Chances are, what’s left are a few pretty good headlines, several boring ones, and maybe one or two great headlines. Choose your top five and make them bold.
If you work in a writing team, or have an editor assigned to you, now might be the time to take advantage of them. Let them take a look at your list and decide which headline they thing fits best. Match it to your list? How did it shake out?
A/B testing is a great way to test our assumptions and our work. Rather than simply picking the headline that we like best, choose two and test them against one another. One way that we do this regularly is through our email software. We send our email with two different headlines and then see which performs the best. Of course, you’ll have to have a headline selected at that point, but don’t let that stop you from testing your work.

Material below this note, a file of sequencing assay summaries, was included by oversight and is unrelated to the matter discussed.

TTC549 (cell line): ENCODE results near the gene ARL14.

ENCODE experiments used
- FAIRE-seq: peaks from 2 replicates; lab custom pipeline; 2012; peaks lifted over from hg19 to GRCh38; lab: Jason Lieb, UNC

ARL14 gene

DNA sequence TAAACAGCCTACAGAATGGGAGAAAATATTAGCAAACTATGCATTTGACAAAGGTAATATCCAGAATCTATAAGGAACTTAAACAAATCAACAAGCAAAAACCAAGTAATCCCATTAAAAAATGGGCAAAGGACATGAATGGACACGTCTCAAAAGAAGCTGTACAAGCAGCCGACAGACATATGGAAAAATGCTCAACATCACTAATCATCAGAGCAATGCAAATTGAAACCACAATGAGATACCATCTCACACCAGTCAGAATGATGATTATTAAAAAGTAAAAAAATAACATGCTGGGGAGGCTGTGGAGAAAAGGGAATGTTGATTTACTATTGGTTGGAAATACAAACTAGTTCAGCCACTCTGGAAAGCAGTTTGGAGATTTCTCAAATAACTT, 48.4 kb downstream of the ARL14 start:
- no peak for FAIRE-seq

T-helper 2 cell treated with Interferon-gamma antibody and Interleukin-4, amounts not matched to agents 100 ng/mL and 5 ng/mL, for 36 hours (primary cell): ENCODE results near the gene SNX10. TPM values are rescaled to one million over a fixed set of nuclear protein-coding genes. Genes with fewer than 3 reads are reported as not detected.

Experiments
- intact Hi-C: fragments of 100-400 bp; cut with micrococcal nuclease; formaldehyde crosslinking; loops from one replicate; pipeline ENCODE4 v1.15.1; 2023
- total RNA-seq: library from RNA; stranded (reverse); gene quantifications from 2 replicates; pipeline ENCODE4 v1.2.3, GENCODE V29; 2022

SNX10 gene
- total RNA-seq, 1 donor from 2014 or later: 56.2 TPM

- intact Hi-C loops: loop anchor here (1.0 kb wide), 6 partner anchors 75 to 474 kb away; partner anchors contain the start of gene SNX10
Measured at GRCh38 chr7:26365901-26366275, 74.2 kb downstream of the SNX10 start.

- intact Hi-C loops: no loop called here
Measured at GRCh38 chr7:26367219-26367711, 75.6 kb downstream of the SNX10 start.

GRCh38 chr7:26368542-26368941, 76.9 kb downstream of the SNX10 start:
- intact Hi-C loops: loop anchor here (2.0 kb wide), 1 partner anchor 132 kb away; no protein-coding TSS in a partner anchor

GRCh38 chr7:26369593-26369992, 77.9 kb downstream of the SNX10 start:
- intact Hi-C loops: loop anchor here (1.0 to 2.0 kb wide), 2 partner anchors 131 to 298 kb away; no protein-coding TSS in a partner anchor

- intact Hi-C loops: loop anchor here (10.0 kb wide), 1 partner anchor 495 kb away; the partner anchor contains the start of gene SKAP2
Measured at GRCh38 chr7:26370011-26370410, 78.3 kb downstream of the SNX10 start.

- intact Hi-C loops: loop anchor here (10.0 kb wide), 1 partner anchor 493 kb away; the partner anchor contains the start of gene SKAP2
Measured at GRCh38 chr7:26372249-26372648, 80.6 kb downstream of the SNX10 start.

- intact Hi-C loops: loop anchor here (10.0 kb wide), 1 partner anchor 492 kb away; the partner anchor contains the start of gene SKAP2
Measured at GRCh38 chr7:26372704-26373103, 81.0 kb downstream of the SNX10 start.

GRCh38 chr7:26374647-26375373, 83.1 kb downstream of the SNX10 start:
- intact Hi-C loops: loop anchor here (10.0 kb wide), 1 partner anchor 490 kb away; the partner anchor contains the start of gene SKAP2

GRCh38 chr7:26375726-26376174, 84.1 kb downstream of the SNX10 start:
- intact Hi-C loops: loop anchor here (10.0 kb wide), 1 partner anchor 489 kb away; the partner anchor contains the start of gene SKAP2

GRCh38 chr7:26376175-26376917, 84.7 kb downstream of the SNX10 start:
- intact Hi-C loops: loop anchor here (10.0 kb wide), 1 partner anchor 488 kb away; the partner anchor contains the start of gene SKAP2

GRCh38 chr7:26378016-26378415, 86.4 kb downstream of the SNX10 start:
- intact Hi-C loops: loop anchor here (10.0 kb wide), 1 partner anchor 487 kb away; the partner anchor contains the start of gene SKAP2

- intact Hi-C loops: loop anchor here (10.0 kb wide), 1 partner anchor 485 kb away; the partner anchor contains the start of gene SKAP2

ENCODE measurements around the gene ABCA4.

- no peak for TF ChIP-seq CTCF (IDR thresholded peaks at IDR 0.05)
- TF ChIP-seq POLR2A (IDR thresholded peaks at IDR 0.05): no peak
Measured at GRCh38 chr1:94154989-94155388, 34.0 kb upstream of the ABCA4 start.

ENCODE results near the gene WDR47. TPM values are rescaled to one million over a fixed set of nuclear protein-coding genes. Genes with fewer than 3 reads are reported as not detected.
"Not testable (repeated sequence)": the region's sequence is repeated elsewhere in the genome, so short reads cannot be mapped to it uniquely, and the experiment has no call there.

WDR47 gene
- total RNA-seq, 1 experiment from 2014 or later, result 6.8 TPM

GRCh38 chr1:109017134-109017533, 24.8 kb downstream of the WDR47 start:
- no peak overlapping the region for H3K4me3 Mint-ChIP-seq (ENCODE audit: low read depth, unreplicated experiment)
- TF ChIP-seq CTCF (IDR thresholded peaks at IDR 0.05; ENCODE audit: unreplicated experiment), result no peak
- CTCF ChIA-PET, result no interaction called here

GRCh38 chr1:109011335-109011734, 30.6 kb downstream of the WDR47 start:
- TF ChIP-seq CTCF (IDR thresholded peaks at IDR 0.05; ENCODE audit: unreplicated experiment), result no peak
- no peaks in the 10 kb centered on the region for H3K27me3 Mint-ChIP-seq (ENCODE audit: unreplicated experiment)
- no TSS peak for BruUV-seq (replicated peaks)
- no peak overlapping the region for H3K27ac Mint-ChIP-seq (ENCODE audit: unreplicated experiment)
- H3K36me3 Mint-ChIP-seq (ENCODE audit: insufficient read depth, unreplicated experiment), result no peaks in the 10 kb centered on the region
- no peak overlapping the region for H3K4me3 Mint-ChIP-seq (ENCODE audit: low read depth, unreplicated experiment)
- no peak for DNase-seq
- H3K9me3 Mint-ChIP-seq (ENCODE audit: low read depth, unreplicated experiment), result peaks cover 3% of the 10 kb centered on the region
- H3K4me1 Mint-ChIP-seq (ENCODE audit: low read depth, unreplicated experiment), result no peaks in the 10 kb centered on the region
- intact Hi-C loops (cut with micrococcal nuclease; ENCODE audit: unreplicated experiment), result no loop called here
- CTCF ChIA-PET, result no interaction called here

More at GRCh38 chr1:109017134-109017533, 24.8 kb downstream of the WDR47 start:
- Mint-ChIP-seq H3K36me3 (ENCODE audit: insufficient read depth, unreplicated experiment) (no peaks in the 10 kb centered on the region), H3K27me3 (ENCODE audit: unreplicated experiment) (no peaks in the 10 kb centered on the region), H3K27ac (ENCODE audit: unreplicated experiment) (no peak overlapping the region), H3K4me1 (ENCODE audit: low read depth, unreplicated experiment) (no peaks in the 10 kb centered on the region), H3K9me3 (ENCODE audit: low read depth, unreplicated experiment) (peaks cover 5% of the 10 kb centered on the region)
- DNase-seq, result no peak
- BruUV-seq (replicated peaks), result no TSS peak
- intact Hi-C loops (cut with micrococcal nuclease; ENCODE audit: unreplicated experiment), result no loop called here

Another simple way to test headlines is to use Twitter. Once the post is live send out a variety of tweets with each headlines. The one that gets the most clicks wins!
I know that much of this doesn’t sound overly scientific, and its not. The goal is to learn to become a better headlines writer. The more we know, the better we will do next time.
At some point you just need to pick a headline and go with it. You might get it right and you might get it wrong–no matter what, you need to move on. Just don’t forget to track your results and learn from the process. The most important part of learning to write better headlines is practice.
No matter how much science has our back, writing great headlines is more of an art form than a science, and that is exactly why we need to be using this method. It may sound hard at first, but the activity can be very useful. I often find myself heading well past the 25 headline threshold. Usually they get better with time. To prove my point, here is the link of headlines that I generated for this post. How did I do?